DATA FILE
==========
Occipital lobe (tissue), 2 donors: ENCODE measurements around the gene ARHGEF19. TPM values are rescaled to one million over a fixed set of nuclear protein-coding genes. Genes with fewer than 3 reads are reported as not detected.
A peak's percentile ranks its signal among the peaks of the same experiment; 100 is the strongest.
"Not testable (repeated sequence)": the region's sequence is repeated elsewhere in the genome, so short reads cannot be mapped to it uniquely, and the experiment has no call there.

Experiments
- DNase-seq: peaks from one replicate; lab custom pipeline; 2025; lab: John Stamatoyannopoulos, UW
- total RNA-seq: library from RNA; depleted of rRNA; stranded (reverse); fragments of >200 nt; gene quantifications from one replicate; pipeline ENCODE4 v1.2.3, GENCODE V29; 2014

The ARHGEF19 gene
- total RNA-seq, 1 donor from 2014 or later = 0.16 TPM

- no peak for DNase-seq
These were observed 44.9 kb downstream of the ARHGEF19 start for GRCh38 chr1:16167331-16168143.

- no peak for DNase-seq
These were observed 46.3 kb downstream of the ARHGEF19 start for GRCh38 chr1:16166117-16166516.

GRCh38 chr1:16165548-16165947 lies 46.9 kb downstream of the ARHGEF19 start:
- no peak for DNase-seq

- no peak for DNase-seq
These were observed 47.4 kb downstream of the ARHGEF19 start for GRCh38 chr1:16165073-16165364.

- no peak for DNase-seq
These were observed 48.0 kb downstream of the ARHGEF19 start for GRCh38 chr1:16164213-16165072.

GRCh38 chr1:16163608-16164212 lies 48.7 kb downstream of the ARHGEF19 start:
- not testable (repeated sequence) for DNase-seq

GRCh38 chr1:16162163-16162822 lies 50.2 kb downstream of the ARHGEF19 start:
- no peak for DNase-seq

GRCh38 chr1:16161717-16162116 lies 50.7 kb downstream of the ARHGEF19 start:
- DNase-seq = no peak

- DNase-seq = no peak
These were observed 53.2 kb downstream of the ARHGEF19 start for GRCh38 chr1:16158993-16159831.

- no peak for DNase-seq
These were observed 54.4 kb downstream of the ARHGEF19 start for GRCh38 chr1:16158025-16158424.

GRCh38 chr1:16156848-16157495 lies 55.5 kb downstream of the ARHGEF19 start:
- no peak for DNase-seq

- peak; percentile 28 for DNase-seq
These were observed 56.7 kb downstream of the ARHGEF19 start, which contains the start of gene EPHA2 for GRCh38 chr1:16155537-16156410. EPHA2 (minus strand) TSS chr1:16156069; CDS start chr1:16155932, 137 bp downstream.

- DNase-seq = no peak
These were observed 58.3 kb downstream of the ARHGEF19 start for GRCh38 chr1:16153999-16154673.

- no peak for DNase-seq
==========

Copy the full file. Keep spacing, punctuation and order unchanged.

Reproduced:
Occipital lobe (tissue), 2 donors: ENCODE measurements around the gene ARHGEF19. TPM values are rescaled to one million over a fixed set of nuclear protein-coding genes. Genes with fewer than 3 reads are reported as not detected.
A peak's percentile ranks its signal among the peaks of the same experiment; 100 is the strongest.
"Not testable (repeated sequence)": the region's sequence is repeated elsewhere in the genome, so short reads cannot be mapped to it uniquely, and the experiment has no call there.

Experiments
- DNase-seq: peaks from one replicate; lab custom pipeline; 2025; lab: John Stamatoyannopoulos, UW
- total RNA-seq: library from RNA; depleted of rRNA; stranded (reverse); fragments of >200 nt; gene quantifications from one replicate; pipeline ENCODE4 v1.2.3, GENCODE V29; 2014

The ARHGEF19 gene
- total RNA-seq, 1 donor from 2014 or later = 0.16 TPM

- no peak for DNase-seq
These were observed 44.9 kb downstream of the ARHGEF19 start for GRCh38 chr1:16167331-16168143.

- no peak for DNase-seq
These were observed 46.3 kb downstream of the ARHGEF19 start for GRCh38 chr1:16166117-16166516.

GRCh38 chr1:16165548-16165947 lies 46.9 kb downstream of the ARHGEF19 start:
- no peak for DNase-seq

- no peak for DNase-seq
These were observed 47.4 kb downstream of the ARHGEF19 start for GRCh38 chr1:16165073-16165364.

- no peak for DNase-seq
These were observed 48.0 kb downstream of the ARHGEF19 start for GRCh38 chr1:16164213-16165072.

GRCh38 chr1:16163608-16164212 lies 48.7 kb downstream of the ARHGEF19 start:
- not testable (repeated sequence) for DNase-seq

GRCh38 chr1:16162163-16162822 lies 50.2 kb downstream of the ARHGEF19 start:
- no peak for DNase-seq

GRCh38 chr1:16161717-16162116 lies 50.7 kb downstream of the ARHGEF19 start:
- DNase-seq = no peak

- DNase-seq = no peak
These were observed 53.2 kb downstream of the ARHGEF19 start for GRCh38 chr1:16158993-16159831.

- no peak for DNase-seq
These were observed 54.4 kb downstream of the ARHGEF19 start for GRCh38 chr1:16158025-16158424.

GRCh38 chr1:16156848-16157495 lies 55.5 kb downstream of the ARHGEF19 start:
- no peak for DNase-seq

- peak; percentile 28 for DNase-seq
These were observed 56.7 kb downstream of the ARHGEF19 start, which contains the start of gene EPHA2 for GRCh38 chr1:16155537-16156410. EPHA2 (minus strand) TSS chr1:16156069; CDS start chr1:16155932, 137 bp downstream.

- DNase-seq = no peak
These were observed 58.3 kb downstream of the ARHGEF19 start for GRCh38 chr1:16153999-16154673.

- no peak for DNase-seq